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Substance use, the opioid epidemic, and the child welfare system: Key findings from a mixed methods study

Individual Author: 
Radel, Laura
Baldwin, Melinda
Crouse, Gilbert
Ghertner, Robin
Waters, Annette

This study examined the relationship between parental substance misuse and child welfare caseloads, which began rising in 2012 after more than a decade of decline. We examined county level variation in both phenomena and qualitative interviews documented the perspectives and experiences of local professionals in the child welfare agency, substance use disorder treatment programs, family courts, and other community partners in 11 communities across the country.

Geographic patterns in disability insurance receipt: Mental disorders in New England

Individual Author: 
Schwabish, Jonathan

This brief examines correlates of DI benefit receipt for people with mental disorders, focusing on the higher rate of receipt in the six New England states. In 2015, 1.8 percent of all 18- to 65-year-olds across the country received DI benefits because of mental disorders. That recipiency rate was markedly higher in Maine, New Hampshire, Rhode Island, and Vermont. The evidence suggests that access to and treatment from the health care system (which tend to be better in New England states) may help people identify their illnesses and contact the DI program and other services.

Is subsidized childcare associated with lower risk of grade retention for low-income children?

Individual Author: 
Shattuck, Rachel M.

This PowerPoint presentation from the 2017 NAWRS workshop discusses the likelihood of low-income children who received federal Child Care and Development Fund (CCDF) - subsidized care in early childhood - being held back in school, from kindergarten onward. Additionally, this presentation explores whether this association is particularly pronounced for low-income Black and Hispanic children relative to low-income children from other race/ethnic groups.

Behavioral Interventions for Child Support Services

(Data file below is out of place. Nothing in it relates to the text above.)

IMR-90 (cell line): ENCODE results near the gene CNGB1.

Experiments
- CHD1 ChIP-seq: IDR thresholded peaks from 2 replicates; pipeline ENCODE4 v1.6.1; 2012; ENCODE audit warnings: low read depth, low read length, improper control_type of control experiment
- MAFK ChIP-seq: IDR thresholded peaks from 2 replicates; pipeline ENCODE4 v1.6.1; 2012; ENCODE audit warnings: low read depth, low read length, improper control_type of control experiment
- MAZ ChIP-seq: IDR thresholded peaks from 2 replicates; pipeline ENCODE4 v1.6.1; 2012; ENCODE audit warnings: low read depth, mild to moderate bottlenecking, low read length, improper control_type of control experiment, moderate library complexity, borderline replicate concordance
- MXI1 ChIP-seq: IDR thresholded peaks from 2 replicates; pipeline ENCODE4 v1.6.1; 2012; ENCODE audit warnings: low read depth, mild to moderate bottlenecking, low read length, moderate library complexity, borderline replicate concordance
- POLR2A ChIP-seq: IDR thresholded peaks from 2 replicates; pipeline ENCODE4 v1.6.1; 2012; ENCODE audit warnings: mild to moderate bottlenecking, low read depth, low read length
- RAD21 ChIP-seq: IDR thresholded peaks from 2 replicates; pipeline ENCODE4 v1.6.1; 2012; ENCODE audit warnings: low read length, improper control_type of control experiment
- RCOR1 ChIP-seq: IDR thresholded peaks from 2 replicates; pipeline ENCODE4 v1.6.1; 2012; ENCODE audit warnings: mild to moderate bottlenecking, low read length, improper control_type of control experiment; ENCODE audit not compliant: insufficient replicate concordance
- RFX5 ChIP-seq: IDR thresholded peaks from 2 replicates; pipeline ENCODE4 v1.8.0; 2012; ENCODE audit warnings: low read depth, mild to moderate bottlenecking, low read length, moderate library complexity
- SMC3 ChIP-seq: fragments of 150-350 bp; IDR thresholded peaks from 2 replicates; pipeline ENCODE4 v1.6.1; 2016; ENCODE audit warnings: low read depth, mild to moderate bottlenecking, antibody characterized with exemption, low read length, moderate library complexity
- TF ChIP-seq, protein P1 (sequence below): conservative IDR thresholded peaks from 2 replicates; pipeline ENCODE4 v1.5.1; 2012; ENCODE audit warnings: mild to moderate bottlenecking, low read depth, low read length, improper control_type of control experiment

Individual Author: 
Office of Child Support Enforcement

In the Behavioral Interventions for Child Support Services (BICS) demonstration project, the Office of Child Support Enforcement (OCSE) has competitively awarded grants to seven states and the District of Columbia to better understand individuals' behavior and decision-making ability when it comes to participating in the child support program.The five-year demonstration is exploring the potential relevance and application of behavioral economics principles to child support services, focusing on areas such as modification of orders and early engagement in the child support establishment proc

Applying behavioral science to child support: Building a body of evidence

Individual Author: 
Center for Applied Behavioral Science

To explore further the potential of behavioral science to improve social programs, the federal government’s Administration for Children and Families (ACF) has launched some of the broadest and most rigorous applied behavioral science projects yet: Behavioral Interventions to Advance Self-Sufficiency (BIAS), Behavioral Interventions for Child Support Services (BICS), and BIAS Next Generation.

Asset Building through Credit pilot

Individual Author: 
Klein, Joyce
Gomez, Luz
Edgcomb, Elaine

In early 2014, FIELD released the first findings from the ABC pilot. The publication examines the experiences of the five participating sites during the year-long pilot period. Drawing from their experiences, the paper provides insights for organizations, coaches and financial institutions about the ideal customer profile, card approval rates, the demographic and credit profiles of cardholders at the time of application and preliminary findings on credit score outcomes. (Author abstract)

A study of the Self-Employment Assistance program: Helping unemployed workers pursue self-employment

Individual Author: 
Weigensberg, Elizabeth
Needels, Karen
Gould-Werth, Alix
Patnaik, Ankita
Lee, Joanne

This report for the Department of Labor examines Self-Employment Assistance (SEA) programs, which help qualifying unemployment insurance recipients set up a business in lieu of seeking a new job. In addition to providing a weekly self-employment allowance, SEA programs typically partnered with other organizations to provide participants with important business development supports, including counseling, mentoring, or training.